Following each progress percentage value is a short description of the commitment framing information used to calculate progress, such as: goal (e.g. 75% reduction); net, gross, or combined emissions reduction commitment; and baseline year (if applicable).
Company assured commitments are a company's emissions reduction commitments where progress cannot be calculated by the CER for the pilot. Such commitments may include those related to scope 3 emissions, emissions intensity of products, and international emissions reductions.
The CERT report guidelines allow companies to choose how to frame these commitment statements. Companies are responsible for providing their own updates regarding progress towards commitments. Updates can be qualitative or quantitative information and is not verified by the CER.
This table shows the participating company's gross and net emissions, and its renewable electricity percentage for the chosen reporting period. These figures are largely derived from NGER data and data reported by the participating company for the CERT report. The values in the table are calculated by the CER, with the underlying data collected and verified by CER.
The total net emissions are shown as a sum of Scope 1 and Scope 2 net emissions for the company.
Participating companies are required to report their Scope 2 emissions under both location- and market-based accounting approaches. Dual reporting is in accordance with international best practice emissions accounting outlined in the Greenhouse Gas Protocol and the Australian Government's Climate Active initiative. For the pilot, companies can choose whether to display their market-based data in their CERT report (if this option is chosen, this will display as 'not selected').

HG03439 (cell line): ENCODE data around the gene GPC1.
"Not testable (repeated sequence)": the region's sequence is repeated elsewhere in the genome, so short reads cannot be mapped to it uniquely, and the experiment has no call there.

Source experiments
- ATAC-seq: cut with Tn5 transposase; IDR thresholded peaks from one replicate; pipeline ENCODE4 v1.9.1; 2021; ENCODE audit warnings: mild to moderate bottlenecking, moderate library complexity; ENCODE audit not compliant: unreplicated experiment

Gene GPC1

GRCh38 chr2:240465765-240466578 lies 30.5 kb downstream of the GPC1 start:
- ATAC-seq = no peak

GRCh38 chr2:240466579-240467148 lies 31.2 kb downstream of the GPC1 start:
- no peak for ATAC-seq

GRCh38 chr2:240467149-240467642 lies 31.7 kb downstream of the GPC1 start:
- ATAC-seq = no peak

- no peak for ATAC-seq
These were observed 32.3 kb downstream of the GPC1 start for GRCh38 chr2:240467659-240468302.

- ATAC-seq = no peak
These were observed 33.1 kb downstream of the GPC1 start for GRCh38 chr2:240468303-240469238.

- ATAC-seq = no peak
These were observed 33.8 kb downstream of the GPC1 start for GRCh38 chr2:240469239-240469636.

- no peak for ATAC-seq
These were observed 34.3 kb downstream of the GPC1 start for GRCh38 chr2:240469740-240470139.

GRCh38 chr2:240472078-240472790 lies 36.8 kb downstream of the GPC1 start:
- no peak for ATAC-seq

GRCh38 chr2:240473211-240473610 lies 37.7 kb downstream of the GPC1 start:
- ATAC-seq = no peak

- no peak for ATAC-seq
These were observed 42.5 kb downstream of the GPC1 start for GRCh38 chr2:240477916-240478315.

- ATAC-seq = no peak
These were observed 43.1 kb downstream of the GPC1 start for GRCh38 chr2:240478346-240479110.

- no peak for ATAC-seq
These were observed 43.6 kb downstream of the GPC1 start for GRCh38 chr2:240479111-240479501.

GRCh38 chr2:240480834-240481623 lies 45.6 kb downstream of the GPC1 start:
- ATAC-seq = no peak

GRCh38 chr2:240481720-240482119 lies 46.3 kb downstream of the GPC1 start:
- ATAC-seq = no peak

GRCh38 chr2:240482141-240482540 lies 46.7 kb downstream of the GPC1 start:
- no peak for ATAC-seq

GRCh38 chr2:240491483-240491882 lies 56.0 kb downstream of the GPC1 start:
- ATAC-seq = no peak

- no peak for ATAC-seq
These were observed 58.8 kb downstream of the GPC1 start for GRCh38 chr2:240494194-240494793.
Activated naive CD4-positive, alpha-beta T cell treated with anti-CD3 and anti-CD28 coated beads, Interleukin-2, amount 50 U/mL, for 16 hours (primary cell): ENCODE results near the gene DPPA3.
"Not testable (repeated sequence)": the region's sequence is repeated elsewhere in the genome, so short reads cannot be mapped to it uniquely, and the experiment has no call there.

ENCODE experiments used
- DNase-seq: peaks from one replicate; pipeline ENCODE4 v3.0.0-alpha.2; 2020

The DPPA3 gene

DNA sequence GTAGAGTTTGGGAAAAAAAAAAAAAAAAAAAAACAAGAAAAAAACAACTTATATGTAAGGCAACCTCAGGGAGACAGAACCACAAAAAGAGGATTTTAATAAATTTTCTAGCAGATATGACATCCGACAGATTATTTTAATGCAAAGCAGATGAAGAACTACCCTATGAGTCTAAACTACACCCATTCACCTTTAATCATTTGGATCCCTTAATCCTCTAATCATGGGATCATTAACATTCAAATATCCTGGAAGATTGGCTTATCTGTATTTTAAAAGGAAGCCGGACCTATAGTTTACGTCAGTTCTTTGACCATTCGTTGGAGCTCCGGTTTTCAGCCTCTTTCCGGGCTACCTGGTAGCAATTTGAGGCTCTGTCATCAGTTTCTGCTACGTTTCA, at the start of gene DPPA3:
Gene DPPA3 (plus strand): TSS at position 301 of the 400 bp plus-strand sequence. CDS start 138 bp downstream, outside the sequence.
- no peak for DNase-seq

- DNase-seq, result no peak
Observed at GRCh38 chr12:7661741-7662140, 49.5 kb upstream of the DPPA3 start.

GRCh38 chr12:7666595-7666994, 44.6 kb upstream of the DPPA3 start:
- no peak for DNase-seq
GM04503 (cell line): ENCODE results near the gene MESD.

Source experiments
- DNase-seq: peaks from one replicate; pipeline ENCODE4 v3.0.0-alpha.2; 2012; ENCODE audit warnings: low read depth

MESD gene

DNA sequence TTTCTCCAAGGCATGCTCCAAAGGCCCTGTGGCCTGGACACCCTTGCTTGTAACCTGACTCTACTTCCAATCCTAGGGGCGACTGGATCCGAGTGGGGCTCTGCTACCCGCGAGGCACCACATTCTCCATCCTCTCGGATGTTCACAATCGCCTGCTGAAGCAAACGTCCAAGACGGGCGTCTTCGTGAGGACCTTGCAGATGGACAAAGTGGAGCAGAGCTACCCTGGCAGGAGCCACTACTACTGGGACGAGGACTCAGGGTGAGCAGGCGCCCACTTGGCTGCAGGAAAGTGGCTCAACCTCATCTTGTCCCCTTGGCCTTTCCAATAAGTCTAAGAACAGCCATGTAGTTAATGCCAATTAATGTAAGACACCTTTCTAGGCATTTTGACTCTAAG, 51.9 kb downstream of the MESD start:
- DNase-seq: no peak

The notes section provides additional context information to assist readers in interpreting the net emissions position table and how company data presented in the CERT report may differ from company data published elsewhere. For example, where a company has chosen calendar year reporting for their CERT report, a note is provided in this section to inform readers that the company's CERT report may not align with the NGER published data, as the NGER scheme operates on a financial year basis.
Some company CERT reports show the proportion and number of units and certificates cancelled, retired, or surrendered by the participating company for the reporting year. Units may not necessarily be surrendered against specific commitments. Units may have been surrendered by a third party on behalf of the participant (e.g. Large-scale Generation Certificates (LGC) surrenders via Greenpower purchases). Where no units or certificates have been surrendered by the participant in relation to their CERT report, this section will display as 'nil'.
This section shows the broader context relevant to their net emissions position, emissions reduction or sustainability efforts that may not relate directly to their commitments which companies have provided.
This section provides links to the CERT report data workbook, CERT guidelines, the glossary and the highlights of the latest NGER report.
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The Clean Energy Regulator is a Government body responsible for accelerating carbon abatement for Australia.